"You're not going to convince black Christians to be more open to accepting homosexuality; it's always going to be 'don't ask, don't tell,'" says Shayne Lee, a Tulane University sociologist and author in 2009 of "Holy Mavericks: Evangelical Innovators and the Spiritual Marketplace." "Even when it's visible, like the rumors about choir directors, the view is, 'Hey, you're not going to come out, we'll accept you. We'll pretend that you're hetero and you love women, and we're not going to confront you.'"

"In the particular case of black Christian leaders, exiting the closet is absurdly akin to entering an inescapable dungeon," Mr. Lee, who is black, added in a commentary on CNN on Monday.

Unlike other gay groups, black gays are more likely to stay in their traditional churches over joining a more gay-friendly congregation, reinforcing a pattern of "self-loathing," Bond, the former NAACP chair, said Saturday.

"The unspoken agreement is that gay men get to act as Seraphim, so long as they are willing to shout in agreement as they are being flagellated from the pulpit. It’s an indignity some gay men subject themselves to each and every Sunday. Why should they have to live this way?" Joshua Alston, a self-described member of Atlanta's black gay community, writes in Newsweek.

To many of his supporters, claims that Long quoted scripture to entice the four men into sexual acts is simply part of a longer-term campaign to falsely "out" Long in retaliation for his strident views against homosexuality. In 2005, Long was included on an internet "outing" campaign where bloggers pointed out the alleged hypocrisy of major black church figures condemning gays for their lifestyles.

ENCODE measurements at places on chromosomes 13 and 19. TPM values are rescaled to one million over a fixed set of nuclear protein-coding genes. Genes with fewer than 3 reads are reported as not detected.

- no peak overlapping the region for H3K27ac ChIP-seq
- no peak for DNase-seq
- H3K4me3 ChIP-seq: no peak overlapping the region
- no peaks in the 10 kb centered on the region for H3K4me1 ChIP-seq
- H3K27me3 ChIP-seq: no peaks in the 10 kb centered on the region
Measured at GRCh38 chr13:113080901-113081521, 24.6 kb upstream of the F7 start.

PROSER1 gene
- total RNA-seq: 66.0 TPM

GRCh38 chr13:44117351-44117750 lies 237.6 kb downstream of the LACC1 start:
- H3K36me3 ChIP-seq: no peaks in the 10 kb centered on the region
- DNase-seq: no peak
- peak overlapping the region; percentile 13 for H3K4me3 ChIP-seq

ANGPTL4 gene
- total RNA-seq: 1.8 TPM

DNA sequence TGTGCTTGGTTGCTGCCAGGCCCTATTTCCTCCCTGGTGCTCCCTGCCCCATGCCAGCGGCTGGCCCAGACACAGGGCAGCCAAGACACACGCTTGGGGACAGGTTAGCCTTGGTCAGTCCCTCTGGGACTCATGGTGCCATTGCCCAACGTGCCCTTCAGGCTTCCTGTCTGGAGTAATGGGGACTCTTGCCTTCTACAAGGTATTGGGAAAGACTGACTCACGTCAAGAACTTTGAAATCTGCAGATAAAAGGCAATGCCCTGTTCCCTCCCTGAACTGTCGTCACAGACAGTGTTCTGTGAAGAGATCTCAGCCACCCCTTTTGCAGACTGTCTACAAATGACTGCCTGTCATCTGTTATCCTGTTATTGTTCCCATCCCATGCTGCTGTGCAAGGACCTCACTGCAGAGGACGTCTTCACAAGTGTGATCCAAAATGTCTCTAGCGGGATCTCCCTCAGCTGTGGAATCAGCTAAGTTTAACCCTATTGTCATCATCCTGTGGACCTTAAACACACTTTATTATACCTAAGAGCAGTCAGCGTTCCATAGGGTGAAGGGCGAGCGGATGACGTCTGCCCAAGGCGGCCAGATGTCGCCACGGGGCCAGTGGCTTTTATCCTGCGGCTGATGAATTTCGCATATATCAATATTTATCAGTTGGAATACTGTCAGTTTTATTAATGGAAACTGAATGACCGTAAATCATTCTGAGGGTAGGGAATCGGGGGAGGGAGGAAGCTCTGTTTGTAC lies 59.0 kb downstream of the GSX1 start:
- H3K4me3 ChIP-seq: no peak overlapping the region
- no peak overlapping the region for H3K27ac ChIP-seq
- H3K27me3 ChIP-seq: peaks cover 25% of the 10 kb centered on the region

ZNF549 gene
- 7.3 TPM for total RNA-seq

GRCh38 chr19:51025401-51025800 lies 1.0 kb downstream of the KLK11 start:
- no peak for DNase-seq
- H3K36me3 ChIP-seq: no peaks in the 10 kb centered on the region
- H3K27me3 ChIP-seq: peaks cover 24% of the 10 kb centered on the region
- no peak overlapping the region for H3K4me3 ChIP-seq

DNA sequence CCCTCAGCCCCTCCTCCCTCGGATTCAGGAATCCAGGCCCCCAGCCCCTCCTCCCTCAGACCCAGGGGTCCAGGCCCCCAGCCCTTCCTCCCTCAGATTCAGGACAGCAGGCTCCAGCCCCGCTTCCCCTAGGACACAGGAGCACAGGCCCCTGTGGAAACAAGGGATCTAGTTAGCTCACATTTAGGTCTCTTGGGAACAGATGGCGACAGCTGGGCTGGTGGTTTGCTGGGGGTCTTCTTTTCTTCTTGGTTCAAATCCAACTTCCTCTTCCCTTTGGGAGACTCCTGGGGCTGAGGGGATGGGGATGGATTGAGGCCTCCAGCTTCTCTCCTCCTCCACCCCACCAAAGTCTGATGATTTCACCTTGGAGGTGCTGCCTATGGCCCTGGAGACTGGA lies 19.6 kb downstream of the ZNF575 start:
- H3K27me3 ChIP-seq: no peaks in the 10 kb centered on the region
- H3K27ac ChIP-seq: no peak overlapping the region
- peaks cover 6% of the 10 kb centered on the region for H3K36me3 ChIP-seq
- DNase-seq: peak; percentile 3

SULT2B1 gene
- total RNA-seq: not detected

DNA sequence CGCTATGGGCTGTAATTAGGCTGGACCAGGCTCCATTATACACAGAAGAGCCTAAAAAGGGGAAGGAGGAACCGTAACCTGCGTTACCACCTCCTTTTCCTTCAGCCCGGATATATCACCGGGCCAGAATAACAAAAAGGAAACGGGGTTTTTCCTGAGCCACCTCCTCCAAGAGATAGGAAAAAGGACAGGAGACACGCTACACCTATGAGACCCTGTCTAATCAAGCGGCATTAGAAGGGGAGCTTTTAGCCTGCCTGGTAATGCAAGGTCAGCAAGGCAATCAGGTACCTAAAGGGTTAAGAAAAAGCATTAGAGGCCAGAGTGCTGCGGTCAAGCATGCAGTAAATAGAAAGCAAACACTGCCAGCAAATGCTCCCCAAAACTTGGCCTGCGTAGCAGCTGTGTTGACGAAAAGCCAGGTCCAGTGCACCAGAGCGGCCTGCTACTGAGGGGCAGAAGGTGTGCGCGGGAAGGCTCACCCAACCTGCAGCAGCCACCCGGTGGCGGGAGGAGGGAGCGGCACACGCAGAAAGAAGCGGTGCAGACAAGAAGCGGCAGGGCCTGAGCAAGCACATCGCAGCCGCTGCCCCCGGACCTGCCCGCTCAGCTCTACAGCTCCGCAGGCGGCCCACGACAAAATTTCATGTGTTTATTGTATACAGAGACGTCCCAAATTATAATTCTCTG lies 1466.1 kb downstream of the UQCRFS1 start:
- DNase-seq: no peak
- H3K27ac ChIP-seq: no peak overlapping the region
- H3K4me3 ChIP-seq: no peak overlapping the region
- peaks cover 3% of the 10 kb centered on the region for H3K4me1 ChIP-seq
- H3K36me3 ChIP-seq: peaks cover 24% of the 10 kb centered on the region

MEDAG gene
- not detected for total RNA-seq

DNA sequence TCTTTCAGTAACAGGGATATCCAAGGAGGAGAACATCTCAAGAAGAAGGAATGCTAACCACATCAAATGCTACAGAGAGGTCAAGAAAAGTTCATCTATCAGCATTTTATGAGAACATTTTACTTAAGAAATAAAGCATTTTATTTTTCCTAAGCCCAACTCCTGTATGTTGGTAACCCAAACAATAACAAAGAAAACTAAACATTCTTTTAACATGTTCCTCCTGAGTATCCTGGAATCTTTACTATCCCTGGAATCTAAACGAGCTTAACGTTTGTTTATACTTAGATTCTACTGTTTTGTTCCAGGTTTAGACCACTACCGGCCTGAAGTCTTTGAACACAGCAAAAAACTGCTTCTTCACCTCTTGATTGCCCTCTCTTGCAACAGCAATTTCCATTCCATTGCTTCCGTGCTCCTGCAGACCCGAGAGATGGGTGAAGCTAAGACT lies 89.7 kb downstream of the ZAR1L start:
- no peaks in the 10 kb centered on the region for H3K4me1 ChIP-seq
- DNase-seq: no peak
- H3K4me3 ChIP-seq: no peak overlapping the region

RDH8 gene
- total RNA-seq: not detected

In 2007, Bishop Harry Jackson, Jr., president of the High Impact Leadership Coalition, a conservative black Christian group, defended traditional religious views of many black congregants, telling The New York Times: “I see the growing gay movement in the black community and our culture as almost evangelistic in nature, with what’s on television, with their legal agenda, all those things that have made homosexuality more acceptable.”

Others are optimistic that the Long case will force black congregations to look more deeply into Biblical and historical perceptions of both gay and straight sex.

Ms. Douglas says the fear of sexuality in the black church harks to historic white oppression of blacks, where the black church came to internalize – and try to correct – white society's view of blacks as hypersexual.

"When you couple the historical narrative with a religious piece, this evangelical Protestant piece that things of the body are bad, you get this reticence to deal honestly and frankly with matters of sexuality," Douglas says. "Until the black church can more honestly deal with these matters of sexuality, we're going to continue to see these kind of issues erupt."